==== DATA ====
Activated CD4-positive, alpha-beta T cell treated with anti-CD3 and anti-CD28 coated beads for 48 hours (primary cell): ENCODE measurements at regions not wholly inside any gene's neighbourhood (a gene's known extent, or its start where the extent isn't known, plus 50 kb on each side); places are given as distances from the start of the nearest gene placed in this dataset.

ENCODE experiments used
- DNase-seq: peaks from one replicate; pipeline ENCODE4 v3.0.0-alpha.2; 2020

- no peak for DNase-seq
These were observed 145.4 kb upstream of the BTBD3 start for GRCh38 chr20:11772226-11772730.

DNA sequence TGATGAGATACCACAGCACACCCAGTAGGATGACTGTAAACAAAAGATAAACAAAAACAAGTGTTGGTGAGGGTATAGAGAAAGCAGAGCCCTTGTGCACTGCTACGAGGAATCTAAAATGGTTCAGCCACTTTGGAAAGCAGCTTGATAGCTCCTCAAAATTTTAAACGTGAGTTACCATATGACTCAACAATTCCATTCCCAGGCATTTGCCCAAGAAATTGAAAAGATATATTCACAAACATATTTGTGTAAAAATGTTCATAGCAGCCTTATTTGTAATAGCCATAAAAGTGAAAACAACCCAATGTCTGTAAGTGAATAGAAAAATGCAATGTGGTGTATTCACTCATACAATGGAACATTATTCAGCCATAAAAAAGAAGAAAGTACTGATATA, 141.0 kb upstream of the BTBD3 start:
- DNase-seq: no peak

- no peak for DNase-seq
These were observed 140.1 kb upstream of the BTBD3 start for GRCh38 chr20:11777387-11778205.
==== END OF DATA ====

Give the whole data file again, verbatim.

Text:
Activated CD4-positive, alpha-beta T cell treated with anti-CD3 and anti-CD28 coated beads for 48 hours (primary cell): ENCODE measurements at regions not wholly inside any gene's neighbourhood (a gene's known extent, or its start where the extent isn't known, plus 50 kb on each side); places are given as distances from the start of the nearest gene placed in this dataset.

ENCODE experiments used
- DNase-seq: peaks from one replicate; pipeline ENCODE4 v3.0.0-alpha.2; 2020

- no peak for DNase-seq
These were observed 145.4 kb upstream of the BTBD3 start for GRCh38 chr20:11772226-11772730.

DNA sequence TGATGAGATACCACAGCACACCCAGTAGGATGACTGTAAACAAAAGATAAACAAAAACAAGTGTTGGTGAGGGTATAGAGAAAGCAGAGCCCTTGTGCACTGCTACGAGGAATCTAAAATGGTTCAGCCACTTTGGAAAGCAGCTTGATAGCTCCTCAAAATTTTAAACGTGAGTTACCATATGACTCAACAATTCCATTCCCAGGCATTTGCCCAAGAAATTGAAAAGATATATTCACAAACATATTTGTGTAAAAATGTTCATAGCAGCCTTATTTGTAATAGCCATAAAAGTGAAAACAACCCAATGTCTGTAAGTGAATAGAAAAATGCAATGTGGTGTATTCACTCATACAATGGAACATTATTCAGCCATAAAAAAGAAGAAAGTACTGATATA, 141.0 kb upstream of the BTBD3 start:
- DNase-seq: no peak

- no peak for DNase-seq
These were observed 140.1 kb upstream of the BTBD3 start for GRCh38 chr20:11777387-11778205.